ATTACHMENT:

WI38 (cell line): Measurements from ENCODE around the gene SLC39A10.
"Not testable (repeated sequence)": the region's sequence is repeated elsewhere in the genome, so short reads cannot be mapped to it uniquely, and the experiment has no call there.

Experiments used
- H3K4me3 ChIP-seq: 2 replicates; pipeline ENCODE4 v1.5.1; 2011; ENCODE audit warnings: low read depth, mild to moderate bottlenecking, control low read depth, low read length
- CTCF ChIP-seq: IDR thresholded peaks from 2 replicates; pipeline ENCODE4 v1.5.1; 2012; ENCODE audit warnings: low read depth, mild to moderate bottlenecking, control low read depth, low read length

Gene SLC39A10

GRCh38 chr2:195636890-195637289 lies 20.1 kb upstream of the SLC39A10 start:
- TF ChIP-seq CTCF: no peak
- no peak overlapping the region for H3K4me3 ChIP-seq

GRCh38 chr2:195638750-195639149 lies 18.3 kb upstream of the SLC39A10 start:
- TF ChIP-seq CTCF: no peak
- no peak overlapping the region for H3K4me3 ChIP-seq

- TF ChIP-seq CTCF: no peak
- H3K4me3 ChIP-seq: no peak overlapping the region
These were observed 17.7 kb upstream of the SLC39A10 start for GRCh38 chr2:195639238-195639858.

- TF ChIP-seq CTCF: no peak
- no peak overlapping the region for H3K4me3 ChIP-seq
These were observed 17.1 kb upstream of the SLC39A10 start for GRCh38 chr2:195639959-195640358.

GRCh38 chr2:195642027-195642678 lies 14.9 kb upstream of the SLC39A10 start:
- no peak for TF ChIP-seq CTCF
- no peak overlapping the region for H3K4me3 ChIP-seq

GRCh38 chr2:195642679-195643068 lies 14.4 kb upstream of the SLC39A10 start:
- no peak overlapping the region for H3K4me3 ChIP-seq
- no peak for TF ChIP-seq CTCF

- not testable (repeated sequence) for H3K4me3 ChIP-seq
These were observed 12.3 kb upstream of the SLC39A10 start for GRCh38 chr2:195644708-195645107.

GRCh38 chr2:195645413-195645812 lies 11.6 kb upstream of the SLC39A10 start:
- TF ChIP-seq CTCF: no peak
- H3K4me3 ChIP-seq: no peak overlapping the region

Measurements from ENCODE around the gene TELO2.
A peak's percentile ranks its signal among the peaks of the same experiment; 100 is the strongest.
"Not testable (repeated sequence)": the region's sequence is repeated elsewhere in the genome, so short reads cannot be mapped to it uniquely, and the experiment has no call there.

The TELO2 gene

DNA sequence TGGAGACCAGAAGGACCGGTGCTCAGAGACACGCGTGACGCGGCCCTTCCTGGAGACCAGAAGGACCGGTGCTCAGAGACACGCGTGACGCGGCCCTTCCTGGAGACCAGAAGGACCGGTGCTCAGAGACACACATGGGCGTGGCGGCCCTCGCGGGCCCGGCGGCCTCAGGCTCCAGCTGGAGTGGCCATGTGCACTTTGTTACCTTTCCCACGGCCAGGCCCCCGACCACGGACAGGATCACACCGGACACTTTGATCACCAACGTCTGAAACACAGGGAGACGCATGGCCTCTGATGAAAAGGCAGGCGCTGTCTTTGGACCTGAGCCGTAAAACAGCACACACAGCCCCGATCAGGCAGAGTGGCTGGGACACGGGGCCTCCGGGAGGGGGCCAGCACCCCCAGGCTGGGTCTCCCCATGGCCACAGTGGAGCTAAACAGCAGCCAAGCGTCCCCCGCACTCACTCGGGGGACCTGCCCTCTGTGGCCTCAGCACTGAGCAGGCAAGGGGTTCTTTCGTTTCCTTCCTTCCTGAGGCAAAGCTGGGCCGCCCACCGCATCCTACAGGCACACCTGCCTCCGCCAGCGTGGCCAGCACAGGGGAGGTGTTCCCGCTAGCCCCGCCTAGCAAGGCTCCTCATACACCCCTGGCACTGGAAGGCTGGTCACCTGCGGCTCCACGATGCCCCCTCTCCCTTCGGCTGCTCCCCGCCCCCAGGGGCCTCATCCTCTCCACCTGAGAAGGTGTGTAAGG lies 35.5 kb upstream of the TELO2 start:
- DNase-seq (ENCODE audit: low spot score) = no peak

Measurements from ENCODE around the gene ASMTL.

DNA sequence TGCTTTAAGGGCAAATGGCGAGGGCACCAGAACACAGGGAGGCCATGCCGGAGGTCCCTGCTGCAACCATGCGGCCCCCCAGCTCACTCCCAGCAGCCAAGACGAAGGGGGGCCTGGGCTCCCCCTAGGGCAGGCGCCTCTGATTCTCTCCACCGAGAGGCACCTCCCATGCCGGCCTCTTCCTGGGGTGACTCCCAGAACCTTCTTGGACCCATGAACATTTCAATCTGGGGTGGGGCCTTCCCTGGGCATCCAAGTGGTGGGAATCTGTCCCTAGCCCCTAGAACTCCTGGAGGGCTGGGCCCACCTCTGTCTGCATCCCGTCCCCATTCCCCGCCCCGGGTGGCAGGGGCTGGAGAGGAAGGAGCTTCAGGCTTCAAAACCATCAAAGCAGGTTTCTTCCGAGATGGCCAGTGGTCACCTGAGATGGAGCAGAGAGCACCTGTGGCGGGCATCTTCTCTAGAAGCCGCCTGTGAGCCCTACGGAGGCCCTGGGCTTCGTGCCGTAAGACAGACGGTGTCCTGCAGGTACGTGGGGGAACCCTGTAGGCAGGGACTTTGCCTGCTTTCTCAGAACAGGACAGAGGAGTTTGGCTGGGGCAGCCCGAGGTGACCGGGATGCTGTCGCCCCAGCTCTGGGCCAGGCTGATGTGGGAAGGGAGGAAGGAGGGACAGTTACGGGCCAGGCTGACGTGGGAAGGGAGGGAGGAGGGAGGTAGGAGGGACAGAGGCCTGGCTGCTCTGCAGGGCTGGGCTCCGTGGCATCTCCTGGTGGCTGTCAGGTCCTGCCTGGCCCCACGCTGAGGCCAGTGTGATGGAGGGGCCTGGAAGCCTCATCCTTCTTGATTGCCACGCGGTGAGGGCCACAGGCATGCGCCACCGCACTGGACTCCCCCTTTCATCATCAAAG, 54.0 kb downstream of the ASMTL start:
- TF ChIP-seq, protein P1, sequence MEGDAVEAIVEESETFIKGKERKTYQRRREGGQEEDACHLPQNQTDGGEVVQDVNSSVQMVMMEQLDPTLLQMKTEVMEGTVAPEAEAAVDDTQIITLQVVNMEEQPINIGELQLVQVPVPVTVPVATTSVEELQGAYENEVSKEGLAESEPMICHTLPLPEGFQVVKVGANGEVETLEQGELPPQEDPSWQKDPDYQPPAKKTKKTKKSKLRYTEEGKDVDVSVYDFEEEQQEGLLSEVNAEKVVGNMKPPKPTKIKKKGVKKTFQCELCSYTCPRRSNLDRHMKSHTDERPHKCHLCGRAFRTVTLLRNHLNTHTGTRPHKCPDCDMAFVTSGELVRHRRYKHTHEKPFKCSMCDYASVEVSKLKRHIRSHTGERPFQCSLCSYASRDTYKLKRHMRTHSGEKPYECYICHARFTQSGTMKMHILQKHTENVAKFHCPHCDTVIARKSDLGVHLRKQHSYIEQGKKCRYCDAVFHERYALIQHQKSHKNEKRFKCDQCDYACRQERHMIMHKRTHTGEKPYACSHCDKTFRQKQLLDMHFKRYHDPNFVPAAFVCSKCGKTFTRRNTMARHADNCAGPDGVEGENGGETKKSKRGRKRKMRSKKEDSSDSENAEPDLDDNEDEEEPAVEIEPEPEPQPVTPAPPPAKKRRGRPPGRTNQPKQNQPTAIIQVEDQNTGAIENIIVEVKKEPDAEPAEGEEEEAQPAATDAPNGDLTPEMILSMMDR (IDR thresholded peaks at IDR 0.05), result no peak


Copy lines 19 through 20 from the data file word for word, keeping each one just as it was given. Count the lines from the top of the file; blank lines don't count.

GRCh38 chr2:195642027-195642678 lies 14.9 kb upstream of the SLC39A10 start:
- no peak for TF ChIP-seq CTCF